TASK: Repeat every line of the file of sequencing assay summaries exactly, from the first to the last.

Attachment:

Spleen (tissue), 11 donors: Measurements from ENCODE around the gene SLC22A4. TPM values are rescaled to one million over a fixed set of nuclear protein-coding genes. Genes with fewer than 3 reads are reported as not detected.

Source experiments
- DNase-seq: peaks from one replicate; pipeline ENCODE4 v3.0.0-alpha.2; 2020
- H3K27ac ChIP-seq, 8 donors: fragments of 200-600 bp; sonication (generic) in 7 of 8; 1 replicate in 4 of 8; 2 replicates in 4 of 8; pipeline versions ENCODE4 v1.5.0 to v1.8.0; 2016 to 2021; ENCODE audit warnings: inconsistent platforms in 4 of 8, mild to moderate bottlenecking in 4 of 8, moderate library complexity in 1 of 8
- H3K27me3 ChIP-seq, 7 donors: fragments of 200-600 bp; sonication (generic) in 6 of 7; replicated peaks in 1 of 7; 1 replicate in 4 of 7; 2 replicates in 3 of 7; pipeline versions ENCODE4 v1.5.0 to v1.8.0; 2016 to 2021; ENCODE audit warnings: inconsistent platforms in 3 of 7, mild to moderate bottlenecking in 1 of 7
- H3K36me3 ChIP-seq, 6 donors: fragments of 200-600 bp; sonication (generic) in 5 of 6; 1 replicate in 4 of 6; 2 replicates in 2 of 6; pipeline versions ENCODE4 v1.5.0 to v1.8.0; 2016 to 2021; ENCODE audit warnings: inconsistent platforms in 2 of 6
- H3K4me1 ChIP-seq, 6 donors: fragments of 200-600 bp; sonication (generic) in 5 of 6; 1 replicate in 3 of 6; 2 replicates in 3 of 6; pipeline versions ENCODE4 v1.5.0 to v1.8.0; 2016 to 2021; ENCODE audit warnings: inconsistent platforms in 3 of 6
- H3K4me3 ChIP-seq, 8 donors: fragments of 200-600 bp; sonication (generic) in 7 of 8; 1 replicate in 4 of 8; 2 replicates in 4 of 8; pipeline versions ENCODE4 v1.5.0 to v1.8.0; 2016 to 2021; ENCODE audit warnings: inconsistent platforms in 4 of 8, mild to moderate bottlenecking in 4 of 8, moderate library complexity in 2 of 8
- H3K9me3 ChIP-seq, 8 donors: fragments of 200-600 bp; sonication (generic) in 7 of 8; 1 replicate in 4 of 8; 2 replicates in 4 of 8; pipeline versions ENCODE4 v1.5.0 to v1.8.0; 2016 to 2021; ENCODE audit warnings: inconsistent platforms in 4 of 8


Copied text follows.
Spleen (tissue), 11 donors: Measurements from ENCODE around the gene SLC22A4. TPM values are rescaled to one million over a fixed set of nuclear protein-coding genes. Genes with fewer than 3 reads are reported as not detected.

Source experiments
- DNase-seq: peaks from one replicate; pipeline ENCODE4 v3.0.0-alpha.2; 2020
- H3K27ac ChIP-seq, 8 donors: fragments of 200-600 bp; sonication (generic) in 7 of 8; 1 replicate in 4 of 8; 2 replicates in 4 of 8; pipeline versions ENCODE4 v1.5.0 to v1.8.0; 2016 to 2021; ENCODE audit warnings: inconsistent platforms in 4 of 8, mild to moderate bottlenecking in 4 of 8, moderate library complexity in 1 of 8
- H3K27me3 ChIP-seq, 7 donors: fragments of 200-600 bp; sonication (generic) in 6 of 7; replicated peaks in 1 of 7; 1 replicate in 4 of 7; 2 replicates in 3 of 7; pipeline versions ENCODE4 v1.5.0 to v1.8.0; 2016 to 2021; ENCODE audit warnings: inconsistent platforms in 3 of 7, mild to moderate bottlenecking in 1 of 7
- H3K36me3 ChIP-seq, 6 donors: fragments of 200-600 bp; sonication (generic) in 5 of 6; 1 replicate in 4 of 6; 2 replicates in 2 of 6; pipeline versions ENCODE4 v1.5.0 to v1.8.0; 2016 to 2021; ENCODE audit warnings: inconsistent platforms in 2 of 6
- H3K4me1 ChIP-seq, 6 donors: fragments of 200-600 bp; sonication (generic) in 5 of 6; 1 replicate in 3 of 6; 2 replicates in 3 of 6; pipeline versions ENCODE4 v1.5.0 to v1.8.0; 2016 to 2021; ENCODE audit warnings: inconsistent platforms in 3 of 6
- H3K4me3 ChIP-seq, 8 donors: fragments of 200-600 bp; sonication (generic) in 7 of 8; 1 replicate in 4 of 8; 2 replicates in 4 of 8; pipeline versions ENCODE4 v1.5.0 to v1.8.0; 2016 to 2021; ENCODE audit warnings: inconsistent platforms in 4 of 8, mild to moderate bottlenecking in 4 of 8, moderate library complexity in 2 of 8
- H3K9me3 ChIP-seq, 8 donors: fragments of 200-600 bp; sonication (generic) in 7 of 8; 1 replicate in 4 of 8; 2 replicates in 4 of 8; pipeline versions ENCODE4 v1.5.0 to v1.8.0; 2016 to 2021; ENCODE audit warnings: inconsistent platforms in 4 of 8